For over two years, Mozambique’s Cabo Delgado province has faced successive attacks from unidentified armed groups. More than 900 people have been killed since the attacks began, according to the Armed Conflict Location and Event Data Project (ACLED).
In February, Cabo Delgado’s provincial government released a report stating that more than 150,000 people have been affected by the conflict. The latest assaults took place in late March and early April 2020 and, after one of them, a district was temporarily occupied by the attackers.
While the group's motives remain unknown — although the local population calls it “Al Shabab,” it is not known if there is a connection with Somalia's Al Shabaab group –, a video released on April 7 seems to give some clues.
Recorded in Ntchinga village, the video shows the insurgents holding an Islamic State flag and a leader addressing the local population in the Kimwan and Kiswahili languages, gathered as if attending a rally.
According to Voice of America (VOA), the video suggests a change in the group's strategy by apparently seeking support from local people.
VOA reported that these are the words spoken in the video:
Nós queremos que seja respeitada a lei islâmica. Cabo Delgado nos pertence e vamos impor o Estado Islâmico, está bem?
Aqui entramos duas vezes, e desta, como todos vocês viram, não matamos ninguém e nem destruímos nada, e vamos vos deixar em paz.
Se vocês continuarem a colaborar com o Governo a denunciar-nos e a não seguir o islão, voltaremos uma terceira vez e vamos queimar tudo e matar todos, deixar isto vazio, está bem?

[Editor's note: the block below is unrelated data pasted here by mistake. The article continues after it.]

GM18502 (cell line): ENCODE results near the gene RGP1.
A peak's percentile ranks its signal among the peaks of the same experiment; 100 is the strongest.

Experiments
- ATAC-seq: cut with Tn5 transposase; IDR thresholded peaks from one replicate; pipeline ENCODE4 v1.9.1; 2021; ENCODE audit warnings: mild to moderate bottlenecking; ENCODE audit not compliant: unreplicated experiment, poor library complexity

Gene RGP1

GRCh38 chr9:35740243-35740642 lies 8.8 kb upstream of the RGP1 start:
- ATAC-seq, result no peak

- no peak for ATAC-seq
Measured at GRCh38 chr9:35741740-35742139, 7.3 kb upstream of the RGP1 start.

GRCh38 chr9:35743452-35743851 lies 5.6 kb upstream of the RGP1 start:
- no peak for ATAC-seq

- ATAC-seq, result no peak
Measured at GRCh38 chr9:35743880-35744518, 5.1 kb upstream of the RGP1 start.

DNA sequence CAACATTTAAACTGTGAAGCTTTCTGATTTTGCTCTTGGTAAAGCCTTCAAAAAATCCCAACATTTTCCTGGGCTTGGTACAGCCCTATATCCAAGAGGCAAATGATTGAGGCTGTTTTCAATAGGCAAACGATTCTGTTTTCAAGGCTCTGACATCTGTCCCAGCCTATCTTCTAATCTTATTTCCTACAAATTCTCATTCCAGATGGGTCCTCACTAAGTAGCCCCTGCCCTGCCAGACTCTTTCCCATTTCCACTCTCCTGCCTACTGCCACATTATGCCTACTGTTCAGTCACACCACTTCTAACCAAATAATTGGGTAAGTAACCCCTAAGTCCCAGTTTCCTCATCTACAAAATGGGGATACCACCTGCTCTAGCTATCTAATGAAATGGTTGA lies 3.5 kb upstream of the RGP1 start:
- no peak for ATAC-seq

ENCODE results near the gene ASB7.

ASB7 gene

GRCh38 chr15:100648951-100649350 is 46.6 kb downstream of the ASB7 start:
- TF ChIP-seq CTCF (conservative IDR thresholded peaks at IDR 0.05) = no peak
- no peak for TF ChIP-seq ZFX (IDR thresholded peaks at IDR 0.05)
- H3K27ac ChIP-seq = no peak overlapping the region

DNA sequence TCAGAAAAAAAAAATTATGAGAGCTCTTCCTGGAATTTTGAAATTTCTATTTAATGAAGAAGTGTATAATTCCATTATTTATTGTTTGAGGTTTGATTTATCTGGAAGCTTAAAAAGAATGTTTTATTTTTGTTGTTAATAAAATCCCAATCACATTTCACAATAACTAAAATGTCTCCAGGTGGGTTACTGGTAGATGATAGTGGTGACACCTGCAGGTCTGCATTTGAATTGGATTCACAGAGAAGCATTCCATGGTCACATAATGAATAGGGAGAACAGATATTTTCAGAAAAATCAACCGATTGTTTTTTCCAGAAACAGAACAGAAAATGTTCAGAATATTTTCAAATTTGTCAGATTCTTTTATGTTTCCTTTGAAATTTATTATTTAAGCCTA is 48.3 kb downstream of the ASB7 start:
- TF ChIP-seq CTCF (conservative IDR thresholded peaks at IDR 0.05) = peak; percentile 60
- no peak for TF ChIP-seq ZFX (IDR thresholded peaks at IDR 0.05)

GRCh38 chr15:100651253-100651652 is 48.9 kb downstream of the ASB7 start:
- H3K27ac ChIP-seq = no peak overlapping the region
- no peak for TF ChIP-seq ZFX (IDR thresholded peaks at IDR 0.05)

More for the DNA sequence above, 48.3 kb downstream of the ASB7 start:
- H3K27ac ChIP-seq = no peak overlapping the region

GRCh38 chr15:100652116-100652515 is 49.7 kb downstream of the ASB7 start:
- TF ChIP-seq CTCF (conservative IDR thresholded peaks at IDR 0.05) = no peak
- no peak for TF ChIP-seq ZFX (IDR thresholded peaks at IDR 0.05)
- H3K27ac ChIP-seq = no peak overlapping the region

We want Islamic law to be respected. Cabo Delgado belongs to us and we're going to impose the Islamic state, okay?
We came here twice, and this time, as you all saw, we did not kill anybody or destroy anything, and we will leave you in peace
If you continue to collaborate with the government to denounce us and to not follow Islam, we will come back a third time and we will burn everything and kill everybody, leave this [place] empty, okay?
Days after the video’s release, the attackers destroyed a Catholic church in the region. Pope Francis then asked for a blessing for the people of Cabo Delgado:
Interior of the #Nangololo #Catholic mission, in Muidumbe district, vandalized, Thursday, by the #ViolentExtremists who have been terrorizing communities, and targeting military barracks, for two years, in #CaboDelgado, northern Mozambique. @CDD_Moz @TamukaKagoro77 @zenaidamz pic.twitter.com/hxdymq7evT
— Prof. Adriano Nuvunga, Ph.D. (@adriano_nuvunga) April 11, 2020
In late March, photos of the group bearing an Islamic State flag in what looks like the administration offices of the village of Quissanga circulated widely on social media (Global Voices has attempted to verify the authorship and date of the photo but could not):
Talvez aceitarmos logo de uma vez que o Estado Islâmico está em #Mocambique. pic.twitter.com/Tq943at1J5
— Alexandre (@AllexandreMZ) March 25, 2020
The central government stated that these attacks must stop and the perpetrators must be arrested and sentenced:
O Governo condena veemente os hediondos e violentos ataques e continuará a perseguir todos os assassinos, levando-os, como está a acontecer, à barra da justiça
The government strongly condemns the heinous and violent attacks and will continue to pursue all the killers, bringing them to justice
As well as the attacks, there are reports of disappearances of journalists. The most recent disappearance was that of a local radio presenter, RFI Portuguese reported: